In October 1913, the journalist Robert Blair Hay was a passenger aboard the Wimmera on a trip from Sydney to Hobart. Under the pseudonym of ‘Blair,’ he wrote and had published a piece in the Hobart newspaper, the Daily Post, describing his journey and experience:
A HOBART PILGRIM
(“Dally Post” Special.)
There are some lines in a beautiful sonnet by the late Andrew Lang prefixed to his edition of Homer which kept running in the writer’s head as he paced the deck of the Wimmera (bound for Hobart) in Sydney Harbor last Friday night. Lang sings:—
“As one who for a weary space has lain,
Lulled by the songs of Circe and her wine,
In gardens near the vale of Prosperine”
longs to breathe the wider air again and hear, like music, the surge and thunder of the ocean: so do men turn gladly from the “songs of modern speech” and listen refreshed to the sublime “surge and thunder of the Odyssey.
The parallel, to the imaginative mind, lay in the fact that the pilgrim on the Wimmera’s stout decks had for a weary space dwelt in the all too seductive and enervating atmosphere of Sydney, which like a modem Circe, with her beauty and pleasure often lulls men into anything but the strenuous existence. And this, even though the wine be very much left out: for the stuff that Sydney wine shops supply for coin of the realm would be more calculated to impel the consumer to the South Head, and cause him to run down a steep place into the sea.
The modern Circe had not been unkind, and there were dear hearts there, but the spell had been broken: there was a sweeter music sounding over the sea from Southern Hills, and the salt spray was already nipping the Scot’s blood, which could not forget the island home of the North.
The Pilgrim was bound for another Scotland. A land of beauty and hills and fertile plains, of vigorous people and splendid promise. He forgave Kipling, and hummed:—
“On the road to Hobart Bay,
I can hear the South wind say,
‘List! the lovely hills are calling,
Happy stranger, come and stay.’ ”
Well, he meant to. Soon the Wimmera had rounded the Heads, But not before, with interminable trouble, and no end of fuss and shouting she had taken lots of sheep and cattle on board—and of all things in the world—scores of oases of fruit. It was now between one and two on Saturday morning; a dark night, sea calm, but a slight rain falling. A ‘’night cap’’ and so to “bunk.” but not to undress or to sleep. Patriotism forbade. One wanted just a glimpse, if even only the tiniest, of our brand new and OWN fleet, and a kindly steward easily earned his fee by having the Pilgrim on deck by five.
There they were in the dim distance, but with “lights burning brightly, sir,” in the darkness. One’s heart thumped a little. It was a far off sight, but we saw it, and were satisfied with what will always be an interesting memory.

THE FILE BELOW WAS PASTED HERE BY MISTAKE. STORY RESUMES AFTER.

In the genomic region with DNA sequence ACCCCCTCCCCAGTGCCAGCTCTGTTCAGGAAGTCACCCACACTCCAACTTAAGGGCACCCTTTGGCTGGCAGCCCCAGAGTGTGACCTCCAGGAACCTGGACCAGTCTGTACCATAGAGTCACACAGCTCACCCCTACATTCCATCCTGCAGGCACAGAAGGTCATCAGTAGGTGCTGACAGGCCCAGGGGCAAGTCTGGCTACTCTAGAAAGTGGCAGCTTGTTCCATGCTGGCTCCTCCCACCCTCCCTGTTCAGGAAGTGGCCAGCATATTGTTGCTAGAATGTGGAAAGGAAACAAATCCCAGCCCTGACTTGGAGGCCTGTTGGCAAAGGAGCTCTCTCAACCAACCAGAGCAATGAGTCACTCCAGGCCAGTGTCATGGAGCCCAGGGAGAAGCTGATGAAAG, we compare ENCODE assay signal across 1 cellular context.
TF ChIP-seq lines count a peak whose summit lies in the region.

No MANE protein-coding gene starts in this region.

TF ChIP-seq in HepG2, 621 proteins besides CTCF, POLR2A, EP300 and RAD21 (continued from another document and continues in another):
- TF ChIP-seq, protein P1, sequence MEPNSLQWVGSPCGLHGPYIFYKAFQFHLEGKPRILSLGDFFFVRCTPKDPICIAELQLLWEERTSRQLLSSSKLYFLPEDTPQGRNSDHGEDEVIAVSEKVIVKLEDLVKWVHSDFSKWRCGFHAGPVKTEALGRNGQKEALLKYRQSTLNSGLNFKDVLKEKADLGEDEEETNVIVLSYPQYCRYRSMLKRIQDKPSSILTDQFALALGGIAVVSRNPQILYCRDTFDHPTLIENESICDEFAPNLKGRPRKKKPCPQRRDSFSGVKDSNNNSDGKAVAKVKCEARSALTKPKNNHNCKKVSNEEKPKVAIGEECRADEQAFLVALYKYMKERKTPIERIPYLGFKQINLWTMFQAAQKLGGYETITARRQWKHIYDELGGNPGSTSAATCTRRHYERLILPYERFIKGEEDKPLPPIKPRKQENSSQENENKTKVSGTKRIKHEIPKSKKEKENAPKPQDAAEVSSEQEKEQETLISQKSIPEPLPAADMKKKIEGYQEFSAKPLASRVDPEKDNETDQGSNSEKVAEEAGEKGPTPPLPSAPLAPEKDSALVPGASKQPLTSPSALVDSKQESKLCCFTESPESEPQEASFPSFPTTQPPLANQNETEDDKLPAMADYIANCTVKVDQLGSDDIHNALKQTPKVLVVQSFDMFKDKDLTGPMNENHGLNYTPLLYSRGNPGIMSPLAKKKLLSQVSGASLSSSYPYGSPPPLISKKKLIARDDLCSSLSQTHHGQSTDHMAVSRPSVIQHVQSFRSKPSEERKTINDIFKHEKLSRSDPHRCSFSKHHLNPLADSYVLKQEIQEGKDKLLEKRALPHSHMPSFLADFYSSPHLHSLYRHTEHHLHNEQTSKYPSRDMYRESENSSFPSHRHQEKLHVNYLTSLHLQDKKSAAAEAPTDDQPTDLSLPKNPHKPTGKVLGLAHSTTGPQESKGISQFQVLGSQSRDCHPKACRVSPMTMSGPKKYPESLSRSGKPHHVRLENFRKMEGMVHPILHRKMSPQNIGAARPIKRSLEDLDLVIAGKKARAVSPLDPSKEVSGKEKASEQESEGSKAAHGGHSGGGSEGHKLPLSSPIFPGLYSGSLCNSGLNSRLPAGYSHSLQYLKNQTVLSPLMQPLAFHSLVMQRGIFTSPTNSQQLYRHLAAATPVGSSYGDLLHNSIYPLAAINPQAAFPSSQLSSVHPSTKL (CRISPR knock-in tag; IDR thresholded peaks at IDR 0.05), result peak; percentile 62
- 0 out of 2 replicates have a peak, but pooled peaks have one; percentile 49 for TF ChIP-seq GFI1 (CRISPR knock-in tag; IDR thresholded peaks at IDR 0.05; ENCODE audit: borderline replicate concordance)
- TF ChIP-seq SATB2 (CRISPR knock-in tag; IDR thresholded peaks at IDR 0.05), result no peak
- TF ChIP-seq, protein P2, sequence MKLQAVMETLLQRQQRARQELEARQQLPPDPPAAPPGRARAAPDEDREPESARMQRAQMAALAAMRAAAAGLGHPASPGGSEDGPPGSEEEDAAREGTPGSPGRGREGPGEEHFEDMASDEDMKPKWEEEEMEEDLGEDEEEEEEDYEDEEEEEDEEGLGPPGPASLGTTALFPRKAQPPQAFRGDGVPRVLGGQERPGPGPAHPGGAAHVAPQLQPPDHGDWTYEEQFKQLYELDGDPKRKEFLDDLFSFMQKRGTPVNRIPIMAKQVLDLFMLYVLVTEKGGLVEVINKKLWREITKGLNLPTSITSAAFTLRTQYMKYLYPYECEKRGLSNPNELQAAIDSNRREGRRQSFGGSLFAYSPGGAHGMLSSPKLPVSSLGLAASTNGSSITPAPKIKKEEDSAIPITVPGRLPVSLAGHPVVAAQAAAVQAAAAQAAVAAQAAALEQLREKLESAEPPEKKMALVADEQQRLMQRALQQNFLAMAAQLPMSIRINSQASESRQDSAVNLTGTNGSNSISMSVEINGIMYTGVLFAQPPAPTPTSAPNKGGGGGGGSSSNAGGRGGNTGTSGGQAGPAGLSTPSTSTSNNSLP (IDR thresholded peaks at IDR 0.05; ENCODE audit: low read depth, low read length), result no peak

There they were.
The battleship Australia, followed by the Melbourne, the Sydney, the Encounter, with the three destroyers abeam on the starboard. In five and a half hours they would proudly enter Sydney Heads amidst universal rejoicing in the city and Commonwealth. Rejoicing that, with thousands, no doubt, had something in it of a prayer and a hope, “God bless our land and save us from perils by land and sea, and grant us peace in our, and all, time.” One recalls the Recessional: —
The captains and the kings depart,
Accept, O Lord, Thy sacrifice,
An humble and a contrite heart.
By Sunday the ship was sailing down the eastern coast of Tasmania, and thoughtful ship’s officers kindly pointed out some of the landmarks.
Several Sydney young ladies on board got quite excited on having some snow on a distant mountain (perhaps Ben Lomond) pointed out to them. They had never seen snow before.
As darkness fell the wild and gloomy looking Freycinet Point was passed, and Schouten Island. Then Maria Island, and, after a while, Cape Pillar lighthouse, and so in to Storm Bay in good style about the time wise folk in Hobart were going to bed, and thinking of the toil of the morrow.
Presently one of the Hobart passengers exclaimed, “There’s ‘Blinking Billy.’ ” and on the port quarter the familiar—to Hobart folk—harbor light came in view. In a little the chain rattled out of the locker and the eight bells of midnight sounded, with the shore solemnly answering. The doctor would come on board tomorrow, as, of course, we were from Sydney, and had to show our vaccination or exemption certificates.
The Pilgrim gave one last look over the rails at the peaceful twinkling streets, and the great protecting and looming shadow of Mount Wellington, and then turned In. When he awoke in the morning he found the sun shining merrily over one of the most picturesque cities it has ever been his lot to see. And the sun and the fresh wind entered the Pilgrim’s heart too: and Circe and her songs seemed a far away dream.
© Ralph L. Sanderson 2004-2021